So I dialed the museum’s number on my cell. The call was answered by a woman whose first language was clearly not English. “I need your name,” she said after the usual pleasantries. I stated my first name and she proceeded to type, reading the letters back – incorrectly. I corrected her, knowing that the charge would be declined by the credit company, were the merest detail garbled. Then we got to the address. Between the spotty quality of the audio (even with Wi Fi calling) and our linguistic disjunct, it was taking forever. We got through the four digits of the street address, but the word “South” caused a problem. “Was that ‘ah‘?” she checked. “No, SOUTH,” I said. At this point I was not prepared to attempt the Himalayan peak of the next word, “Garrison.”
“Can I just email you this information, then call back?” I asked.
“Sure. That would be good. Thank you.”
So I sent the email, and she replied that she was ready to take my credit card information in a second call. I called her back at once. The phone was answered by a machine informing me that no one was available but I could leave a message if I would like.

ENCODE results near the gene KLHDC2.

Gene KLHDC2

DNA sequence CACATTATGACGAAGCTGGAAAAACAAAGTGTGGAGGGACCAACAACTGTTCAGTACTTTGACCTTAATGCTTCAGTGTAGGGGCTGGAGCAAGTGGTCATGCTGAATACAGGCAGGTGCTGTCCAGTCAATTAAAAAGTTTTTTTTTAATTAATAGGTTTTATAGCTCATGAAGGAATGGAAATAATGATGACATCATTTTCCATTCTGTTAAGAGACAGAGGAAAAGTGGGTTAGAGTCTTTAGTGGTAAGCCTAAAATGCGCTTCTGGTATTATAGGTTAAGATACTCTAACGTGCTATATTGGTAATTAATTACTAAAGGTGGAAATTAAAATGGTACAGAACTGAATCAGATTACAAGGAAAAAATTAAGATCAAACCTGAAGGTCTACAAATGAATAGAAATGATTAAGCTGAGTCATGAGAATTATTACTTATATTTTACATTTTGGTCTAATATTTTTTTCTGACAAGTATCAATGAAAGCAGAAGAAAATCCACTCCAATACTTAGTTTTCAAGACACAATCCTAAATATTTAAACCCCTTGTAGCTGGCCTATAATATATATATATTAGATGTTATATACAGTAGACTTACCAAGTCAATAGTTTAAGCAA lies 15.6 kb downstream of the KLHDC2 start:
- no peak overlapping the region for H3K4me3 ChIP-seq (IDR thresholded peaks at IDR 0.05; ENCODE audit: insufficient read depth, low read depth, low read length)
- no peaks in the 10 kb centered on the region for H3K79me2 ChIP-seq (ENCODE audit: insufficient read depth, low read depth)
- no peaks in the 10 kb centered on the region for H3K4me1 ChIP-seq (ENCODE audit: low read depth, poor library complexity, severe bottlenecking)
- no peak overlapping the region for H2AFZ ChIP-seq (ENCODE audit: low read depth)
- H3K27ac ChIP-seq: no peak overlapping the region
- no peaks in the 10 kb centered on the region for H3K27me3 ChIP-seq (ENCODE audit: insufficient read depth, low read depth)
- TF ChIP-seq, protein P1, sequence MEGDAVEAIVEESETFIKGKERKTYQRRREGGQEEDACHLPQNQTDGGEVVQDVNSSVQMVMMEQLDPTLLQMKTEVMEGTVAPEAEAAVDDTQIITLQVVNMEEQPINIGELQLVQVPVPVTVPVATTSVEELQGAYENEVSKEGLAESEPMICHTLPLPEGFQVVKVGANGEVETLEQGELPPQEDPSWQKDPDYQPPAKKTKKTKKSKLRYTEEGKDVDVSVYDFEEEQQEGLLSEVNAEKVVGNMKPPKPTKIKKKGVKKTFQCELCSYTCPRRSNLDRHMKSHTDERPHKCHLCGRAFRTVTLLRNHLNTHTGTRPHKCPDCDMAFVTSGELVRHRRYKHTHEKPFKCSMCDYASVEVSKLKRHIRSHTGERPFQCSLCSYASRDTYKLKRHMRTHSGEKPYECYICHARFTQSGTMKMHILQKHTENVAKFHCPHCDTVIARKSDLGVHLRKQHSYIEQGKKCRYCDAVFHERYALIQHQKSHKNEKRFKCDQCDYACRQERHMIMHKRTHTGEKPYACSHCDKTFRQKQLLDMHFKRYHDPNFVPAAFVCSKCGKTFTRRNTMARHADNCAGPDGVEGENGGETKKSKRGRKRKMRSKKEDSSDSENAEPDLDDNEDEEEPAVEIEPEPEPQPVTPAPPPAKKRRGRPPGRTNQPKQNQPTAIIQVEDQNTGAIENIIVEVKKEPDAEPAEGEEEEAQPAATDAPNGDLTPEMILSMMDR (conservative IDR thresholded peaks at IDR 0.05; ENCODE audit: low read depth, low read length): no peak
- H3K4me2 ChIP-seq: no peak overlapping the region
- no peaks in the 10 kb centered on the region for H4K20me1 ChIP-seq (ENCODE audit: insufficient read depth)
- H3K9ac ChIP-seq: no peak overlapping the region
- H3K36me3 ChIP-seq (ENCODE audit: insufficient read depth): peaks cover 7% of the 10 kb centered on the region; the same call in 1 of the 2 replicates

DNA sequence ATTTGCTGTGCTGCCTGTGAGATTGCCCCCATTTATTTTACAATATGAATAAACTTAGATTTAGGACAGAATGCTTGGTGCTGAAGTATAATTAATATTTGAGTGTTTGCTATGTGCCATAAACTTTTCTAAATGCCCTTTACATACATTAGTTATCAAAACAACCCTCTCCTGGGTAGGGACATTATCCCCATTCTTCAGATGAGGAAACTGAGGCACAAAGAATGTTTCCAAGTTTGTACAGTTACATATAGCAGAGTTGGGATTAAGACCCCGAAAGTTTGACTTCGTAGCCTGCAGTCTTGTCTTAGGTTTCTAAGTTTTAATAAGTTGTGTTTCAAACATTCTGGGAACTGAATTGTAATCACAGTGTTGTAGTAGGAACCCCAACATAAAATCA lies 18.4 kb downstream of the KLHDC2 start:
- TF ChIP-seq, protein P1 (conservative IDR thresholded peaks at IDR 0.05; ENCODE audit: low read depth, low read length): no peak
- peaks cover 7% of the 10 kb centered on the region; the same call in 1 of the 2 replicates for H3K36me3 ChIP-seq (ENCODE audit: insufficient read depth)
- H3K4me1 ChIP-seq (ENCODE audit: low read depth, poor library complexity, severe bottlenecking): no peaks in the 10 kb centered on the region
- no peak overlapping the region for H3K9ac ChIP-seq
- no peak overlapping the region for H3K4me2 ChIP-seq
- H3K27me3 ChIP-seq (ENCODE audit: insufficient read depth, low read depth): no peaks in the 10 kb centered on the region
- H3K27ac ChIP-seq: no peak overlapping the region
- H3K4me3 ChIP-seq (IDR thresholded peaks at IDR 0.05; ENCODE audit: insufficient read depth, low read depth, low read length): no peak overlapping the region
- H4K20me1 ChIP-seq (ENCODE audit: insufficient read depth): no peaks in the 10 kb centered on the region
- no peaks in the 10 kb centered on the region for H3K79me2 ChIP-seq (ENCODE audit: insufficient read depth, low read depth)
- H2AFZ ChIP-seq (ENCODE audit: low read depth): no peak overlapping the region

I checked the time. 4 p.m. GMT. Perhaps they had just closed? I wrote back to her straight away, dreading the prospect of having to repeat the process with someone new the next day. But lo! Five minutes later I got a reply. The long-suffering staff person had been busy with a visitor, and so, unable to take my call. I called back.
Miraculously, we get the job done. I have the receipt to prove it:
All of which is to request that you refrain from blithely copying and reusing the images you will find in my post about the museum visit, which will arrive in your inbox a few days from now.
Please note: Although this post concerns one particular institution, I have enjoyed remarkably similar experiences with several others. I am a huge fan of The Wilson and highly recommend a visit.
*scheduled for publication by Popular Woodworking in May 2018. In the meantime, you can read Making Things Work